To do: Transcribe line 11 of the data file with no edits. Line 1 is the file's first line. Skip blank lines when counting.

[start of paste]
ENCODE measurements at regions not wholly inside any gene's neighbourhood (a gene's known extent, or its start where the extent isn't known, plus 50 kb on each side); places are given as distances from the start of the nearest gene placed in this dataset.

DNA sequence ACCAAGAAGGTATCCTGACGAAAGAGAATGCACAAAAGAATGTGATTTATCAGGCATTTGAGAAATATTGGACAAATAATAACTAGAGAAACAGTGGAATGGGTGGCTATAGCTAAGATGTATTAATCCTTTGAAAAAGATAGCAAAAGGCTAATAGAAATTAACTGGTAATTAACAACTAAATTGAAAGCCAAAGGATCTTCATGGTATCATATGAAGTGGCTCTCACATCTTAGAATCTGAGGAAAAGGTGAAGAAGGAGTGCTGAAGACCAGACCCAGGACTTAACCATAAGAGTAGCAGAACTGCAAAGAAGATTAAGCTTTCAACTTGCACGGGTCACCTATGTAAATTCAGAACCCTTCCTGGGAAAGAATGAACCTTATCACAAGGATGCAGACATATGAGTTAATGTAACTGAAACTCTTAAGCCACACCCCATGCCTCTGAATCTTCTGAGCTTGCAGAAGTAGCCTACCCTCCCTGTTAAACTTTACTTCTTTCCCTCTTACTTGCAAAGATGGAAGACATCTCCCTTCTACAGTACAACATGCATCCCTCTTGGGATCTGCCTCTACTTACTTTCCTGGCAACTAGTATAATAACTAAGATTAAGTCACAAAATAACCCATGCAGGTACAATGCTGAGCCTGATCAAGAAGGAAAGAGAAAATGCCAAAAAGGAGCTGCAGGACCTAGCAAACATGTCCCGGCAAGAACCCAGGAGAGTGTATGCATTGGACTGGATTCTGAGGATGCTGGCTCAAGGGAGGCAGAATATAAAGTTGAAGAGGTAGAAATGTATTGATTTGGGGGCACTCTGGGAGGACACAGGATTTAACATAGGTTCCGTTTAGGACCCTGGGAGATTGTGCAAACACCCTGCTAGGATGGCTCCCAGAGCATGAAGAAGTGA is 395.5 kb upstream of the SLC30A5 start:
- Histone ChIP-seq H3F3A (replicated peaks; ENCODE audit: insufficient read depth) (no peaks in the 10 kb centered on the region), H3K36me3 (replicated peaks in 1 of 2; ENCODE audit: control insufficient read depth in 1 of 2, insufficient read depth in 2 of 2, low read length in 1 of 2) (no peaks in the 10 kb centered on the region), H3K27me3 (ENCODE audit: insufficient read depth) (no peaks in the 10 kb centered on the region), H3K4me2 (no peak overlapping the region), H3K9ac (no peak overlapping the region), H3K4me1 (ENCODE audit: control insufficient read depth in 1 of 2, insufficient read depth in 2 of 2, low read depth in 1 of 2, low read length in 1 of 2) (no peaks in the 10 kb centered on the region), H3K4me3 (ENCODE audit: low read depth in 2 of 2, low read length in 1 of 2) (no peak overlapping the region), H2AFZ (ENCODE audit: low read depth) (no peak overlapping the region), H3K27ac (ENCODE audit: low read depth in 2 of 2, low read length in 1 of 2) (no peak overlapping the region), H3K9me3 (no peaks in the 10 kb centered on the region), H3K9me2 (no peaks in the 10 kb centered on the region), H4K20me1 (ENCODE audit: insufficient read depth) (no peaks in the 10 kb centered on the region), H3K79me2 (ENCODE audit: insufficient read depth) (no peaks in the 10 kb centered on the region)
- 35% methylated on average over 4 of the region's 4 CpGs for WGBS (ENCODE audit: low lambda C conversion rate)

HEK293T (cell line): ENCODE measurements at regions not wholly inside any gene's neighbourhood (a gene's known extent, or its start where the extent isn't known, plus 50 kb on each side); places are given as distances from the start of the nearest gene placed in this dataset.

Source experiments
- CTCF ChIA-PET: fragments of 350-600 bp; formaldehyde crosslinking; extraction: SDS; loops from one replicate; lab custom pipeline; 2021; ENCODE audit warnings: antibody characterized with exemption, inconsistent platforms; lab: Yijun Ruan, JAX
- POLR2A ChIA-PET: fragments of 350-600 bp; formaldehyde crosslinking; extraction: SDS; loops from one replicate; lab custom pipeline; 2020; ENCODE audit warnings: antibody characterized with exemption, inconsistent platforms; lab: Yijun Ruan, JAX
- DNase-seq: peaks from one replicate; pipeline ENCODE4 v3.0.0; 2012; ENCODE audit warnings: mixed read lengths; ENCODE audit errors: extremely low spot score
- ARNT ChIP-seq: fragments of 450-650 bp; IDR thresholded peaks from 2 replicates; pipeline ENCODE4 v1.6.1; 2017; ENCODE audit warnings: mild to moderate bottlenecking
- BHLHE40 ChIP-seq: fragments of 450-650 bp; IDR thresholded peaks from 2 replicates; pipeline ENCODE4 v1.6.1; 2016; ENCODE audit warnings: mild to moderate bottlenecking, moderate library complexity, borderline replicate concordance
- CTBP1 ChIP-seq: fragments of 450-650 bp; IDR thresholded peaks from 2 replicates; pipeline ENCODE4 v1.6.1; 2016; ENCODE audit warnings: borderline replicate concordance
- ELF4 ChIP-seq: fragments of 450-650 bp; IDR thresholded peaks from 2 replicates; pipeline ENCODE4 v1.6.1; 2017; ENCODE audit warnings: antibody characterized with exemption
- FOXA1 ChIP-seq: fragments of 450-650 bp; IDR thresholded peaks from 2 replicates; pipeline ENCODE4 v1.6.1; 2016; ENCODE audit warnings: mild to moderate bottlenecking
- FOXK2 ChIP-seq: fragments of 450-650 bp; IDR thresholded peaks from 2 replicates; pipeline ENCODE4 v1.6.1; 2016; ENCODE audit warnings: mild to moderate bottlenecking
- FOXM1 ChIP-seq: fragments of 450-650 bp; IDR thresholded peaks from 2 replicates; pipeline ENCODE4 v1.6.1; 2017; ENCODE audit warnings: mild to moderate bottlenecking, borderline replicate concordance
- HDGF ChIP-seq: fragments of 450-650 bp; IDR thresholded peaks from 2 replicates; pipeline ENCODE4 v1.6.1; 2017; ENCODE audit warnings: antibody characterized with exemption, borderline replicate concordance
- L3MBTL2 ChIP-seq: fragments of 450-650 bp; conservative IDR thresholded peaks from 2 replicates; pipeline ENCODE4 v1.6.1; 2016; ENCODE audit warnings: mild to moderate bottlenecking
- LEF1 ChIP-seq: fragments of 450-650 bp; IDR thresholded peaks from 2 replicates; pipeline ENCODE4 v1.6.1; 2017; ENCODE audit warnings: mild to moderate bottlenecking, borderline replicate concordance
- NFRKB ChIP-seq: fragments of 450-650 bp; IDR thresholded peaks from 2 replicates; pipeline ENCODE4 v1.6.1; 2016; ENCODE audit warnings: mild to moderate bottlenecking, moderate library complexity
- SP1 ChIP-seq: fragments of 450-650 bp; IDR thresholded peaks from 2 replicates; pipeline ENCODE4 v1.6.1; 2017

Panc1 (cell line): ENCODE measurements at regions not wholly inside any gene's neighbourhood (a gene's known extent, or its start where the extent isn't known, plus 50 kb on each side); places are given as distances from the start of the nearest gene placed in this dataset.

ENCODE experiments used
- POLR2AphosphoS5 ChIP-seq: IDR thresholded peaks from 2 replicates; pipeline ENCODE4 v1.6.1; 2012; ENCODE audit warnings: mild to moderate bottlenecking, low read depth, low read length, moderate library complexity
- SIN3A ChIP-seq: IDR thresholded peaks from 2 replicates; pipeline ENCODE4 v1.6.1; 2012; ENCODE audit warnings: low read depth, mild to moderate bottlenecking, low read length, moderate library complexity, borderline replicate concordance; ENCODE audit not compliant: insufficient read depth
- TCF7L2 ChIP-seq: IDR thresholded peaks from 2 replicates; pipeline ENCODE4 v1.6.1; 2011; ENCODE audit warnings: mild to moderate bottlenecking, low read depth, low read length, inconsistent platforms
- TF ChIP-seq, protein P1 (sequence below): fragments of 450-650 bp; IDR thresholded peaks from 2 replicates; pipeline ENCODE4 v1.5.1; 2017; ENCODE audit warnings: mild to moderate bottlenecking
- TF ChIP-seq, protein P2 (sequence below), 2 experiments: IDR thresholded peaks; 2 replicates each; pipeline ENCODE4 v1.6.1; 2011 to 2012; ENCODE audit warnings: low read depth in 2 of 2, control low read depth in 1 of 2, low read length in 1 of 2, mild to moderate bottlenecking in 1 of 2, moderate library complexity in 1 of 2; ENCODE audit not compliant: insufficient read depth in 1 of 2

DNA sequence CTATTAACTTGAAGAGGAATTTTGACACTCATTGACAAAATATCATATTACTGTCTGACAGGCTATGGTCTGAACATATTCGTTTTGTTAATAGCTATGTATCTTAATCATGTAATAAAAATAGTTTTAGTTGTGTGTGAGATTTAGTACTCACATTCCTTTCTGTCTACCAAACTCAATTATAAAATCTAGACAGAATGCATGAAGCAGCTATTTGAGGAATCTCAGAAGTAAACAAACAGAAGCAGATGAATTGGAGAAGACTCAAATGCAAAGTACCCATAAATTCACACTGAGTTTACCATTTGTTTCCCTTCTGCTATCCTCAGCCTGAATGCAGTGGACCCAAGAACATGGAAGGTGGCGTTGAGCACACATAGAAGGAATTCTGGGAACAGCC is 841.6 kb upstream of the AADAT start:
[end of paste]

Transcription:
- BHLHE40 ChIP-seq: fragments of 450-650 bp; IDR thresholded peaks from 2 replicates; pipeline ENCODE4 v1.6.1; 2016; ENCODE audit warnings: mild to moderate bottlenecking, moderate library complexity, borderline replicate concordance